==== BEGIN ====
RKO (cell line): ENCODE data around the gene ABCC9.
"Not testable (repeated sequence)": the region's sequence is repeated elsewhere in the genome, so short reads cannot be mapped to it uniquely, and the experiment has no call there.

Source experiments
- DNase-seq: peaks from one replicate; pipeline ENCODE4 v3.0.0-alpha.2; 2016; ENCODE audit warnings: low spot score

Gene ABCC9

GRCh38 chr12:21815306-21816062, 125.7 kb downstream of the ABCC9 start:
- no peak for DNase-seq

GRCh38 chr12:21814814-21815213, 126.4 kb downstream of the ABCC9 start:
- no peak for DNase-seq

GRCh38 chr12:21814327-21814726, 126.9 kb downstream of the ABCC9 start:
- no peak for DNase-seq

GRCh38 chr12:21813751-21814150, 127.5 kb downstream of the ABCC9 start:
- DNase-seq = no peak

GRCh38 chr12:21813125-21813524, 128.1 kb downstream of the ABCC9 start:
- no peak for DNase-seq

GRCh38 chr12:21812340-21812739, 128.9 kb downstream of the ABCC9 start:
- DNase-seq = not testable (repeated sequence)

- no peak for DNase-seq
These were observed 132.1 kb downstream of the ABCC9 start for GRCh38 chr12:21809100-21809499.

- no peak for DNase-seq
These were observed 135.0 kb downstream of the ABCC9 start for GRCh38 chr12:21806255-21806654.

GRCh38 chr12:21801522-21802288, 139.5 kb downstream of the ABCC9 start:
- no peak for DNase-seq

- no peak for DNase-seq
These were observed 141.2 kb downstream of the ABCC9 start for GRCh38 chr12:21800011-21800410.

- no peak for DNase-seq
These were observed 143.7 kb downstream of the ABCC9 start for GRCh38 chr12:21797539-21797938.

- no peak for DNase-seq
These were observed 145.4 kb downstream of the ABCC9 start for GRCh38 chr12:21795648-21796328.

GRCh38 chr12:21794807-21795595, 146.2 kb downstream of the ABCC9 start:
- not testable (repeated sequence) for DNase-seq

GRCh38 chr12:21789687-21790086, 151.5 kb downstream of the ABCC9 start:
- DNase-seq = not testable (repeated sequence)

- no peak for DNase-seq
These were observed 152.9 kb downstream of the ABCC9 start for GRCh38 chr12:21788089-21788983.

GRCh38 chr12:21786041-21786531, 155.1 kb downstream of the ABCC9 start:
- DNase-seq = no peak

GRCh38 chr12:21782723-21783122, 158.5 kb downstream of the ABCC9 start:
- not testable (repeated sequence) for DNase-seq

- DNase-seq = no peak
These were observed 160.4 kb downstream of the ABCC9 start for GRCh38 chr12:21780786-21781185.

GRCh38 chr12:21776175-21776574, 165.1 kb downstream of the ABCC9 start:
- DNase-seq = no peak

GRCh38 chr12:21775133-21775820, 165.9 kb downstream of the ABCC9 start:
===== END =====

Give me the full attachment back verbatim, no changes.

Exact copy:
RKO (cell line): ENCODE data around the gene ABCC9.
"Not testable (repeated sequence)": the region's sequence is repeated elsewhere in the genome, so short reads cannot be mapped to it uniquely, and the experiment has no call there.

Source experiments
- DNase-seq: peaks from one replicate; pipeline ENCODE4 v3.0.0-alpha.2; 2016; ENCODE audit warnings: low spot score

Gene ABCC9

GRCh38 chr12:21815306-21816062, 125.7 kb downstream of the ABCC9 start:
- no peak for DNase-seq

GRCh38 chr12:21814814-21815213, 126.4 kb downstream of the ABCC9 start:
- no peak for DNase-seq

GRCh38 chr12:21814327-21814726, 126.9 kb downstream of the ABCC9 start:
- no peak for DNase-seq

GRCh38 chr12:21813751-21814150, 127.5 kb downstream of the ABCC9 start:
- DNase-seq = no peak

GRCh38 chr12:21813125-21813524, 128.1 kb downstream of the ABCC9 start:
- no peak for DNase-seq

GRCh38 chr12:21812340-21812739, 128.9 kb downstream of the ABCC9 start:
- DNase-seq = not testable (repeated sequence)

- no peak for DNase-seq
These were observed 132.1 kb downstream of the ABCC9 start for GRCh38 chr12:21809100-21809499.

- no peak for DNase-seq
These were observed 135.0 kb downstream of the ABCC9 start for GRCh38 chr12:21806255-21806654.

GRCh38 chr12:21801522-21802288, 139.5 kb downstream of the ABCC9 start:
- no peak for DNase-seq

- no peak for DNase-seq
These were observed 141.2 kb downstream of the ABCC9 start for GRCh38 chr12:21800011-21800410.

- no peak for DNase-seq
These were observed 143.7 kb downstream of the ABCC9 start for GRCh38 chr12:21797539-21797938.

- no peak for DNase-seq
These were observed 145.4 kb downstream of the ABCC9 start for GRCh38 chr12:21795648-21796328.

GRCh38 chr12:21794807-21795595, 146.2 kb downstream of the ABCC9 start:
- not testable (repeated sequence) for DNase-seq

GRCh38 chr12:21789687-21790086, 151.5 kb downstream of the ABCC9 start:
- DNase-seq = not testable (repeated sequence)

- no peak for DNase-seq
These were observed 152.9 kb downstream of the ABCC9 start for GRCh38 chr12:21788089-21788983.

GRCh38 chr12:21786041-21786531, 155.1 kb downstream of the ABCC9 start:
- DNase-seq = no peak

GRCh38 chr12:21782723-21783122, 158.5 kb downstream of the ABCC9 start:
- not testable (repeated sequence) for DNase-seq

- DNase-seq = no peak
These were observed 160.4 kb downstream of the ABCC9 start for GRCh38 chr12:21780786-21781185.

GRCh38 chr12:21776175-21776574, 165.1 kb downstream of the ABCC9 start:
- DNase-seq = no peak

GRCh38 chr12:21775133-21775820, 165.9 kb downstream of the ABCC9 start: